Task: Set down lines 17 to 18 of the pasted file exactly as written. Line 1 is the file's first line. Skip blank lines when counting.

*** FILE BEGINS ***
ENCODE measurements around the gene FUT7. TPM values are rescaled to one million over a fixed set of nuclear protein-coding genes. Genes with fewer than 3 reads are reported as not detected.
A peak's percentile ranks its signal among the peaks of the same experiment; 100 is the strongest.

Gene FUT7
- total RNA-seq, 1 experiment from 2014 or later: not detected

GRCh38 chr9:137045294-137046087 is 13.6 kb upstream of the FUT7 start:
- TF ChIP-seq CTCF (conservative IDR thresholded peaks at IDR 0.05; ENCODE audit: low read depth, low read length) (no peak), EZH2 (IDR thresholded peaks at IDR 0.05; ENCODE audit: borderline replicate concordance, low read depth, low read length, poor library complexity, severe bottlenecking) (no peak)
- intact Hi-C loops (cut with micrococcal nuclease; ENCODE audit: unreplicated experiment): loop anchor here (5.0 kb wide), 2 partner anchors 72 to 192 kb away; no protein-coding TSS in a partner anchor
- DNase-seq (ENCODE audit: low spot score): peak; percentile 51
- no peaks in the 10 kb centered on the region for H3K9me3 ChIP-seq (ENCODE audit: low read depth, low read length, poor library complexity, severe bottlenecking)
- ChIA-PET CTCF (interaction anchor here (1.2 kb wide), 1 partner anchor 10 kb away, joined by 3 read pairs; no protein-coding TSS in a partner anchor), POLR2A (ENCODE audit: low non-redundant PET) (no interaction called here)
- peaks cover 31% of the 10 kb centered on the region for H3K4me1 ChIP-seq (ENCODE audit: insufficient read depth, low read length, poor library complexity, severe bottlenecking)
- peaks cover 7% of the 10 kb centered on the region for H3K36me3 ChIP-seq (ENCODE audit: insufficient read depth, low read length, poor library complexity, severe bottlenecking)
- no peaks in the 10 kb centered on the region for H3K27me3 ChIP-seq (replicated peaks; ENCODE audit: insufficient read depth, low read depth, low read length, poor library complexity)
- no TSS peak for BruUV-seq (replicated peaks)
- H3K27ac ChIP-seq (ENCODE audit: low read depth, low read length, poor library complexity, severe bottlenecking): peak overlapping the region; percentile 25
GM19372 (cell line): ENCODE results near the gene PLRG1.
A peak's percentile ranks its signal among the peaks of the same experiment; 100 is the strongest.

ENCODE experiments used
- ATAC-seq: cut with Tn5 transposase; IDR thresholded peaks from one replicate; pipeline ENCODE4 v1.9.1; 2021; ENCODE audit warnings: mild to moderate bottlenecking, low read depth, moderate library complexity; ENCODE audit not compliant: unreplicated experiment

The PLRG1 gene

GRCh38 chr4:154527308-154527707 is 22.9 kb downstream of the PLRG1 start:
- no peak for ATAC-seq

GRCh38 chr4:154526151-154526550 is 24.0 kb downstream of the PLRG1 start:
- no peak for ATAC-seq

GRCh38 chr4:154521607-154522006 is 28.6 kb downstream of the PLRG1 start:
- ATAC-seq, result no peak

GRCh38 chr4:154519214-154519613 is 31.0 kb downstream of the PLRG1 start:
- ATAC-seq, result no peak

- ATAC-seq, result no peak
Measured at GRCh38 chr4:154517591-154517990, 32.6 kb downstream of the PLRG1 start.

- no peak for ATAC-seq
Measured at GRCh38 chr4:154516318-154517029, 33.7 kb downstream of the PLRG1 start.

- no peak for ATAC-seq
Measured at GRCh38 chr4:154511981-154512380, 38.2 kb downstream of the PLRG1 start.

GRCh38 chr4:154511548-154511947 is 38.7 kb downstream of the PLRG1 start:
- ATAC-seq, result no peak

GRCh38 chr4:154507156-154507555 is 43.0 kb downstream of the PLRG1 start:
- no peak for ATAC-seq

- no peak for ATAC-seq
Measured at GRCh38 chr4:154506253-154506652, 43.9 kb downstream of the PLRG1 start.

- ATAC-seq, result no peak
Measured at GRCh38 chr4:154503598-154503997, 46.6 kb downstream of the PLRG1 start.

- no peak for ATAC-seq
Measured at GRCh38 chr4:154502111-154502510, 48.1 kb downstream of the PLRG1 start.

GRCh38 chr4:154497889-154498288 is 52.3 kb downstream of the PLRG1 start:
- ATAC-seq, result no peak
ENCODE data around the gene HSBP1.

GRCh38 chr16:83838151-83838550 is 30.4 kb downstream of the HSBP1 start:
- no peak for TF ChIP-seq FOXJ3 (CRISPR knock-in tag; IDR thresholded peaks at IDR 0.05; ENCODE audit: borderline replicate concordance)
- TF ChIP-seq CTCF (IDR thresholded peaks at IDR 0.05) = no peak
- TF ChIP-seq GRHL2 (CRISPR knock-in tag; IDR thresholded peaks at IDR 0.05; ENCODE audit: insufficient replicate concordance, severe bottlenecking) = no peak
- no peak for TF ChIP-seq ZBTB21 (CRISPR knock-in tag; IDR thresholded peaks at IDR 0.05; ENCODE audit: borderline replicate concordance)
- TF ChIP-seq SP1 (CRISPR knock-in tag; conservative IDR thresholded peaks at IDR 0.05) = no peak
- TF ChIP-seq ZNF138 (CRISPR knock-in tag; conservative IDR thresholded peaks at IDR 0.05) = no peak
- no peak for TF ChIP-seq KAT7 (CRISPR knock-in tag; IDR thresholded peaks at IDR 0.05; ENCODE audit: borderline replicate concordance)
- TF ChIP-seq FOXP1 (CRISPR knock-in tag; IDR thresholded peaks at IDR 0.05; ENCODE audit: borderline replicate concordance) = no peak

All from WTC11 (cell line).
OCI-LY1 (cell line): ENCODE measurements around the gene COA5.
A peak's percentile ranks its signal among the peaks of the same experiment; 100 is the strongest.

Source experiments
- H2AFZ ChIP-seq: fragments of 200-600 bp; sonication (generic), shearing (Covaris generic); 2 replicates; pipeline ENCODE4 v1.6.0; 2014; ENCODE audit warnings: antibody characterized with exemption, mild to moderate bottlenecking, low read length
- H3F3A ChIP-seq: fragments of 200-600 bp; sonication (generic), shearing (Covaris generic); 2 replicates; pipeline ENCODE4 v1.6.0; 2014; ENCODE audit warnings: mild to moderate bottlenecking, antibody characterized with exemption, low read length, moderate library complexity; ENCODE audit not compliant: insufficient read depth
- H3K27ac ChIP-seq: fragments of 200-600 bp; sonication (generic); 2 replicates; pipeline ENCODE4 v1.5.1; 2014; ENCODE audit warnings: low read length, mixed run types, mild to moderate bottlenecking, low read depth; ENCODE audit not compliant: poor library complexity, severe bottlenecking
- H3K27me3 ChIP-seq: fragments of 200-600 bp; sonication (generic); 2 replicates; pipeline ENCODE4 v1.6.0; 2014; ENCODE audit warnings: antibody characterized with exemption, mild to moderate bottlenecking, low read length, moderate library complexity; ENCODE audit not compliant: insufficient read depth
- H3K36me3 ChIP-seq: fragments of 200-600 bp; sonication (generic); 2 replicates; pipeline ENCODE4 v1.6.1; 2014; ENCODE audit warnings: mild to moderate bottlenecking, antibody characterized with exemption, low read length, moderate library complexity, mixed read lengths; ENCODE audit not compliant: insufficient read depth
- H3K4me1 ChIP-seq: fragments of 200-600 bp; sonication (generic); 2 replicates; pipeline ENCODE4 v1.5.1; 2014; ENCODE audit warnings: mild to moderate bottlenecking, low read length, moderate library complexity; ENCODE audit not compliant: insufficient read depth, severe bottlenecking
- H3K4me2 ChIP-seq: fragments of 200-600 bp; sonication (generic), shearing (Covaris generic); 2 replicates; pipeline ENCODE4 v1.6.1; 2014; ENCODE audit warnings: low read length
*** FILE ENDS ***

A peak's percentile ranks its signal among the peaks of the same experiment; 100 is the strongest.

ENCODE experiments used